I noticed an interesting blurb on the Chronicle of Higher Education today: Professors Shore Up Wikipedia Entries on Public Policy. The short article explains how a small group of professors are working with Wikipedia experts to contribute high-quality content to the famous open-access encyclopedia. The article points out that professors are incorporating the writing and editing of Wiki articles into their course expectations. Although many (if not most) educators ignore Wikipedia in the classroom, there is a legitimate pedagogical advantage to a more direct approach. As one of the participating professors explained: “It truly tests [students'] ability to argue complex issues articulately in the public domain, as well teaching them how to be critical consumers of information.” But perhaps the most interesting part of the article is that the Wikimedia Foundation is actively supporting and facilitating course integration.
Although skepticism of Wikipedia continues to run high, few can doubt its overwhelming public presence. Not only is it driving other, more traditional, encyclopedias out of business, it is often among the top three sources of information on any topic in a standard Google search. Four years ago, the late Roy Rosenzweig published a brilliant article in the Journal of American History, which posed the question: Can History be Open Source? Rosenzweig highlighted the occasional analytical failures and lopsided coverage of Wikipedia – a byproduct of its voluntarist construction – but also pointed to its tremendous benefits for research and teaching. And I think Rosenzweig and his followers are correct to call for greater interaction and engagement with Wiki-style projects rather than pious denouncement (an all-too-common knee-jerk reaction from established academics).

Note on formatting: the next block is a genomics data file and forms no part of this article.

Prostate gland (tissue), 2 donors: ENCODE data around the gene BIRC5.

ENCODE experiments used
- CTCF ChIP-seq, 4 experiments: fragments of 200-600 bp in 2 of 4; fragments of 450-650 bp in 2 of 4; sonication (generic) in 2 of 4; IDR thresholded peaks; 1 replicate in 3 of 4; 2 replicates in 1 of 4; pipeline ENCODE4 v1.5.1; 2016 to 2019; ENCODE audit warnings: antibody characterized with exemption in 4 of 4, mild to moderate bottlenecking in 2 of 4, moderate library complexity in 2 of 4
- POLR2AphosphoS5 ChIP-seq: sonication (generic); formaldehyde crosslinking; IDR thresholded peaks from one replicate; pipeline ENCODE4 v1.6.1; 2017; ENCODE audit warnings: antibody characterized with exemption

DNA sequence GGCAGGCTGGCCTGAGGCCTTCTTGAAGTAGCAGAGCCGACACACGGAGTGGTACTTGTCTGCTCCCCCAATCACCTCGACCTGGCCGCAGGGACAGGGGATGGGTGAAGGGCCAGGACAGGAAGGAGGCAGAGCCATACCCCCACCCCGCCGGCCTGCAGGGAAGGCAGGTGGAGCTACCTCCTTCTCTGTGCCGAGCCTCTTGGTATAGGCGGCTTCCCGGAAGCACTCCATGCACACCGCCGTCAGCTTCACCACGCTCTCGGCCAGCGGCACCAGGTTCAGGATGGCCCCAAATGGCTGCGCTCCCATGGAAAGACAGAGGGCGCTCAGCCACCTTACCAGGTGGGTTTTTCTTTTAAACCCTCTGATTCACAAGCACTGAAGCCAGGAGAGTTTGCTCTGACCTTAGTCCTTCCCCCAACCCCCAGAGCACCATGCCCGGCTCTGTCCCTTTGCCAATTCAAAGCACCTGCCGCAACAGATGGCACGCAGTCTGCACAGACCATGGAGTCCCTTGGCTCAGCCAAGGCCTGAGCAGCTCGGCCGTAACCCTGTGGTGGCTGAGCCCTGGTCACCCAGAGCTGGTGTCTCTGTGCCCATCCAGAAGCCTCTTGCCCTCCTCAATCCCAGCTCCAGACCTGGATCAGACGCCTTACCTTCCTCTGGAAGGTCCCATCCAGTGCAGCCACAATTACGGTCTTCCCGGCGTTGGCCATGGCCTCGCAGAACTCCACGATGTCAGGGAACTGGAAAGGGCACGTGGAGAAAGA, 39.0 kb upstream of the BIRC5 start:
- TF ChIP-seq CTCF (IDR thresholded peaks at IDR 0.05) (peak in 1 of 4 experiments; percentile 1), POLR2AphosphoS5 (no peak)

Around the same time as Rosenzweig’s article, philosopher (and Wikipedia co-founder) Larry Sanger launched Citizendium, a more closed, peer-reviewed encyclopedia that has struggled to keep up with its big brother. This new Wikipedia-Academia partnership might be a good compromise between the two systems. Scholarly, professional input could supplement and augment existing material while not shutting out the hordes of amateur enthusiasts who have made the open-source encyclopedia such a popular success. Whatever the case, it is clear that the Wiki is here to stay. It is not difficult to imagine a Wiki article given the same (or even more) weight as a standard reference entry by the hiring and tenure committees of the future. And, certainly, it will continue to play a role in classroom environments, whether we want it to or not.